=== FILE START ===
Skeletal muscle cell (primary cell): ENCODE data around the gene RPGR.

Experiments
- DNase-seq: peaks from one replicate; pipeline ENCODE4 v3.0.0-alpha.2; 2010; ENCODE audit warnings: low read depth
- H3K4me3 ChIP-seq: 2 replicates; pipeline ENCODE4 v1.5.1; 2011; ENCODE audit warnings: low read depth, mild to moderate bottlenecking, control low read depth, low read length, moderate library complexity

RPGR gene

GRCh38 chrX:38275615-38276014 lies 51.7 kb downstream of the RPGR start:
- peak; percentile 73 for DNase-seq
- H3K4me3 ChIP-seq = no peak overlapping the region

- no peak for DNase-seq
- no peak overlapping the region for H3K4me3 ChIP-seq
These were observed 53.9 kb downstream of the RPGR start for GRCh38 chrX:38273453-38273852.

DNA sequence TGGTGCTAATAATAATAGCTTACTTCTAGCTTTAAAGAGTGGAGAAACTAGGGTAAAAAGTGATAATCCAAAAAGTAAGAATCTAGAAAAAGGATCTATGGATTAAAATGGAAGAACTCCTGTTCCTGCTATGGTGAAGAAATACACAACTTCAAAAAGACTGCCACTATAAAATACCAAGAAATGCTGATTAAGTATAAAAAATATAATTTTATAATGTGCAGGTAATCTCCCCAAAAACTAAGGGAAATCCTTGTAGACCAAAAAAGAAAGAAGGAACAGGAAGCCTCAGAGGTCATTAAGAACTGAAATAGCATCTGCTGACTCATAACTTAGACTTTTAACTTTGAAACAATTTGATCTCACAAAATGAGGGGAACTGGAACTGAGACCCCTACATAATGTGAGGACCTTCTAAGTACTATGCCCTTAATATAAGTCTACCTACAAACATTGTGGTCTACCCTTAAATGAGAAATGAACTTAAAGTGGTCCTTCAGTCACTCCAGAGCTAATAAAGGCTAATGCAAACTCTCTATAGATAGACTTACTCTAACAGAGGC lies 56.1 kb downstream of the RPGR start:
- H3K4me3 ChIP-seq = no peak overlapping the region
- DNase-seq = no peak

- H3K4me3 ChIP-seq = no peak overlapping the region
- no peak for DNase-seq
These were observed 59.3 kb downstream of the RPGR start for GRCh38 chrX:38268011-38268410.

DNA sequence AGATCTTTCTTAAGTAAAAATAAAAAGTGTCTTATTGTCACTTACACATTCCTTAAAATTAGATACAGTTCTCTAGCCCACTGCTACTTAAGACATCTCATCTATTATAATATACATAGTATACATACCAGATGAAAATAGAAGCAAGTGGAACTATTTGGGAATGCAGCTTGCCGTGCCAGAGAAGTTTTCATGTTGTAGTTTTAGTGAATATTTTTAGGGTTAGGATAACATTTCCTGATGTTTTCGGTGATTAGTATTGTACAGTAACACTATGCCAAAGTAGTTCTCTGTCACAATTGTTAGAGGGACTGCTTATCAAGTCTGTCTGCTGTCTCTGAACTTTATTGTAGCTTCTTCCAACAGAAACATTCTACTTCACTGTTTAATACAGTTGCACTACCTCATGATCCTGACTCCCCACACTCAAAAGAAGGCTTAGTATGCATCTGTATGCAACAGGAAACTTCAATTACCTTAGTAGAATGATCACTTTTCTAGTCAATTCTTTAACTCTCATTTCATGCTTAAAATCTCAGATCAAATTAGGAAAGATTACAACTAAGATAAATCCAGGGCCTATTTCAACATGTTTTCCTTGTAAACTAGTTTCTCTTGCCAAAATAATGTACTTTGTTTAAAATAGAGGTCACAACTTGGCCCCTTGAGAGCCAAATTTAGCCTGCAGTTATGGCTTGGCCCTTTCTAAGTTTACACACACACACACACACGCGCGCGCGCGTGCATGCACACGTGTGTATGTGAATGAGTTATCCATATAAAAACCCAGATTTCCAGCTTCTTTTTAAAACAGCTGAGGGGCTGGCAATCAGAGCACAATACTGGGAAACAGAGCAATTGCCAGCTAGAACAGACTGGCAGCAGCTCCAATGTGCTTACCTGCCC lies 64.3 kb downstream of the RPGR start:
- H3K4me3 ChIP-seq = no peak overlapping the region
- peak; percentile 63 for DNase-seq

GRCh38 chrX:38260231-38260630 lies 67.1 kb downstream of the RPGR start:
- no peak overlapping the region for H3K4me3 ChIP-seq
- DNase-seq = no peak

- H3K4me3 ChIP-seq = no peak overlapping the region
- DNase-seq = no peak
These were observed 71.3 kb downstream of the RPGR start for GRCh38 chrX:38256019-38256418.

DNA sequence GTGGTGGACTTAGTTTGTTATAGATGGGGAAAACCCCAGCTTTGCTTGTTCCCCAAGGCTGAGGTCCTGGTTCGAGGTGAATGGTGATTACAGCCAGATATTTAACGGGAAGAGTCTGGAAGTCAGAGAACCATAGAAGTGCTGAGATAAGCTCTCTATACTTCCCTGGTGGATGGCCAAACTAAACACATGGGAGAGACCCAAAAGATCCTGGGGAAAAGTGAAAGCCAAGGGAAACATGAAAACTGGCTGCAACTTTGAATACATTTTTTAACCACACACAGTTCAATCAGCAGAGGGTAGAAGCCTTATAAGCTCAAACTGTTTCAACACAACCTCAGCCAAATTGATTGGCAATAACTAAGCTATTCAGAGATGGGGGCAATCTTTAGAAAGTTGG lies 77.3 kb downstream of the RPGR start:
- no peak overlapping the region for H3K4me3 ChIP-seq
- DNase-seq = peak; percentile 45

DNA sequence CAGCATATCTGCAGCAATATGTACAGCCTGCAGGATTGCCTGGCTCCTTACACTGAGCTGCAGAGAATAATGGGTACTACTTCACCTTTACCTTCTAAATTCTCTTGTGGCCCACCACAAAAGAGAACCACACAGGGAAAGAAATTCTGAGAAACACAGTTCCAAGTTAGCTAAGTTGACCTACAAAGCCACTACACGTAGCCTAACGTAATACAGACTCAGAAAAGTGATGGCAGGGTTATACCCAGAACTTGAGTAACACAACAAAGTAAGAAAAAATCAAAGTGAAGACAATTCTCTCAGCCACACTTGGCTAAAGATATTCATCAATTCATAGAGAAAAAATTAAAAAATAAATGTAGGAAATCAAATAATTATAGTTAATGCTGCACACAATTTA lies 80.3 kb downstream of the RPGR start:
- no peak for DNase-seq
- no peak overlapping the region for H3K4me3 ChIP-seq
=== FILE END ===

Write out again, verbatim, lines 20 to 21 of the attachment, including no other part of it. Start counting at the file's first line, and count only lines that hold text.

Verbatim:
- peak; percentile 63 for DNase-seq

GRCh38 chrX:38260231-38260630 lies 67.1 kb downstream of the RPGR start: